It is up to Airbus, not Germany, to assess what impact the weakness of the dollar against the euro has on the European planemaker's business prospects, the German Economy Ministry said on Friday.
"It's up to the company to assess the situation," a ministry spokeswoman told Reuters when asked whether the government agreed with Airbus chief executive Tom Enders, who said on Thursday the weak dollar was threatening the firm's survival.
"It's obvious that the euro exchange rate brings a certain cost pressure with it. That's a logical consequence. But otherwise the firm must assess its own situation itself."
Airbus is already shedding some 10,000 jobs and selling plants as part of a restructuring plan after delays to its A380 superjumbo drove the company into a loss last year. Airbus complains the weak dollar favors U.S. rival Boeing.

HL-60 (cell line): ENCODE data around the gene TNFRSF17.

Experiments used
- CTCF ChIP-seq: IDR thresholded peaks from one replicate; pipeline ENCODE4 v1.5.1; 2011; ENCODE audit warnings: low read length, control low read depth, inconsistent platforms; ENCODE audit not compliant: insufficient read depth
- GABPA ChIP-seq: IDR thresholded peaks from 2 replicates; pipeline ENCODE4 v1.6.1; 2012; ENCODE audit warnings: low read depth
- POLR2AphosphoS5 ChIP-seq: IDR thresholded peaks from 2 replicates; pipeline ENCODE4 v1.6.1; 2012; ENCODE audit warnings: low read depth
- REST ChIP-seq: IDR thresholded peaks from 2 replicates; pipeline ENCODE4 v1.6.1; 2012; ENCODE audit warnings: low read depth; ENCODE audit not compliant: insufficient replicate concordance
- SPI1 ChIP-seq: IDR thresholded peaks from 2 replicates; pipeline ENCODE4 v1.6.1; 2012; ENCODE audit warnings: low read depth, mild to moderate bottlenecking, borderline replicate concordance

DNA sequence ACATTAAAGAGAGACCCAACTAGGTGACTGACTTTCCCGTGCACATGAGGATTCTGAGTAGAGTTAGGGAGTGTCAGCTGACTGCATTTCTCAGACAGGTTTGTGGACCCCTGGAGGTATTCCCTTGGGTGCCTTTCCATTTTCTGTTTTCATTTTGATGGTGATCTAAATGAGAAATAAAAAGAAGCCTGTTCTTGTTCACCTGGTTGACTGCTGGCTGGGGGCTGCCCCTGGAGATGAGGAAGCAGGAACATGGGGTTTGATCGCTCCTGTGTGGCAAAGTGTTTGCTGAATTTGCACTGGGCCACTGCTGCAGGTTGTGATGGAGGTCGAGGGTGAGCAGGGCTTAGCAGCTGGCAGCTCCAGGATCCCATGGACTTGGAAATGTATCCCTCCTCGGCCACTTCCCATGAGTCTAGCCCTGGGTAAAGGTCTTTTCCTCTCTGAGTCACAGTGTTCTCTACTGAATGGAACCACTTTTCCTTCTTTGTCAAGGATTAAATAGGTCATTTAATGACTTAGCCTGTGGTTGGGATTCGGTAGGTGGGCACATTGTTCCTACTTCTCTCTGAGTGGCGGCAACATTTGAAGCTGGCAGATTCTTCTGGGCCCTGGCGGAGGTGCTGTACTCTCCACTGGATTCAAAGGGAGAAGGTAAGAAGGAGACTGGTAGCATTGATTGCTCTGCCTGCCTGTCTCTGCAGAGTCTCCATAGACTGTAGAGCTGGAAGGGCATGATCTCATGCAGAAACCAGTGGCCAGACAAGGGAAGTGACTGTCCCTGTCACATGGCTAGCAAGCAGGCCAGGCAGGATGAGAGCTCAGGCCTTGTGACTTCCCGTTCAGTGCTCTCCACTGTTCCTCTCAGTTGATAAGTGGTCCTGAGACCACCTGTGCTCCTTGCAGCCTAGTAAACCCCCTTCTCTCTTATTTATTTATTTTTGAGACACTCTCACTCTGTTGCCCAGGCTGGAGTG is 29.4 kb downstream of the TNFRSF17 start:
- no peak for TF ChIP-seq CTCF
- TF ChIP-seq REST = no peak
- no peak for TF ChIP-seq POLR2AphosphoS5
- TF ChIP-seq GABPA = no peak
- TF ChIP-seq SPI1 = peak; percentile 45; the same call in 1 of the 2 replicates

Workers at the firm, owned by European aerospace and defense group EADS, had to prepare for further major cost cuts to help counter the impact of the currency, Enders said.
The dollar slumped to a record low against the European single currency on Friday amid growing expectations that the U.S. Federal Reserve will cut interest rates again next month.
The German Economy Ministry said it had no comment on the euro's appreciation to nearly $1.50 on Friday.
"We never make statements on exchange rate changes," the ministry spokeswoman said. "There's an independent (European) central bank, which is the way it should be, and we don't make assessments of the developments. And we certainly don't make recommendations about monetary policy."
On Thursday, Chancellor Angela Merkel said the euro could pose problems for German exports and that Germany was working internationally for currency rates to be balanced sensibly.
There are concerns that weaker global growth, particularly in the United States, will erode Germany's export potential, and the Finance Ministry said on Thursday that recent falls in German firms' export expectations may partly reflect this.